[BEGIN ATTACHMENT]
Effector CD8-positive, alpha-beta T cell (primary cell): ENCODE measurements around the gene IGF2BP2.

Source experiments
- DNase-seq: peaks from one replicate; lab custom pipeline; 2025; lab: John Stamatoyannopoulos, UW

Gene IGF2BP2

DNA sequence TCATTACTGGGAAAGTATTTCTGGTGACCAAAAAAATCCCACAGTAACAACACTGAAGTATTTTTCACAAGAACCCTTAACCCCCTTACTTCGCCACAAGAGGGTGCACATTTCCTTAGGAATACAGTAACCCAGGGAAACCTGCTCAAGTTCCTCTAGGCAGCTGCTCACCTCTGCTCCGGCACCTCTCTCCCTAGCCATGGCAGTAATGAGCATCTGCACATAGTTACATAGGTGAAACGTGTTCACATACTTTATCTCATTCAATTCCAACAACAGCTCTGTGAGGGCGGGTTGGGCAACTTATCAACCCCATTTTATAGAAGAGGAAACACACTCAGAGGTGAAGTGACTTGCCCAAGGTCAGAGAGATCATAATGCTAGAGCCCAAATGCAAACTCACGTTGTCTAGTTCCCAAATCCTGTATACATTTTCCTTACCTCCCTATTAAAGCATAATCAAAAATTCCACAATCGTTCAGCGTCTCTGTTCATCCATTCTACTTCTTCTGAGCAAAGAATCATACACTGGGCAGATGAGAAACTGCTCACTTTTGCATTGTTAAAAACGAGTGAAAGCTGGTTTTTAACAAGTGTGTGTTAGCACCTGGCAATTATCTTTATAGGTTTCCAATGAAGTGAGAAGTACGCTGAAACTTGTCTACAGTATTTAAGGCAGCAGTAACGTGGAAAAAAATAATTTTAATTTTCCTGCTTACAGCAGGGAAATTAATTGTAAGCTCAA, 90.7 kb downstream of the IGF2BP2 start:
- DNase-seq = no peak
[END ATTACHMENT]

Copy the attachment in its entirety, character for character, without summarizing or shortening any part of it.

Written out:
Effector CD8-positive, alpha-beta T cell (primary cell): ENCODE measurements around the gene IGF2BP2.

Source experiments
- DNase-seq: peaks from one replicate; lab custom pipeline; 2025; lab: John Stamatoyannopoulos, UW

Gene IGF2BP2

DNA sequence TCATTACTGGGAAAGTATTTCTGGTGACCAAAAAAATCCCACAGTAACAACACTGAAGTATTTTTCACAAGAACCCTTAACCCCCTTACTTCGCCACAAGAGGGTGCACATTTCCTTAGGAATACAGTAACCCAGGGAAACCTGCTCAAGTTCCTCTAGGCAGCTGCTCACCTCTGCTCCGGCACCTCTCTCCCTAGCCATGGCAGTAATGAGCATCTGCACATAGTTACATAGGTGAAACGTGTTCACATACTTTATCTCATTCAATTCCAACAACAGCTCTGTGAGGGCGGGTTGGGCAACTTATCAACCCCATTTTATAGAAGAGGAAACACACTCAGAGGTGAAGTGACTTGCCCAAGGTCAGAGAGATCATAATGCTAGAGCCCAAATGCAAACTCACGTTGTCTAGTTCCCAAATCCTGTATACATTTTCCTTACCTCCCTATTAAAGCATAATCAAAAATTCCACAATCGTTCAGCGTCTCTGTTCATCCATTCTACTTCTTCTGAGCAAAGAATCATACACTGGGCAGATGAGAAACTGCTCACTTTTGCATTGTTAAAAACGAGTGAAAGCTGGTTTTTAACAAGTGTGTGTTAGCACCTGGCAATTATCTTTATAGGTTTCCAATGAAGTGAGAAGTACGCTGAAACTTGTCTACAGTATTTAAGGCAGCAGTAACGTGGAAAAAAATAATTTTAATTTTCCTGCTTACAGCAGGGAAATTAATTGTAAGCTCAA, 90.7 kb downstream of the IGF2BP2 start:
- DNase-seq = no peak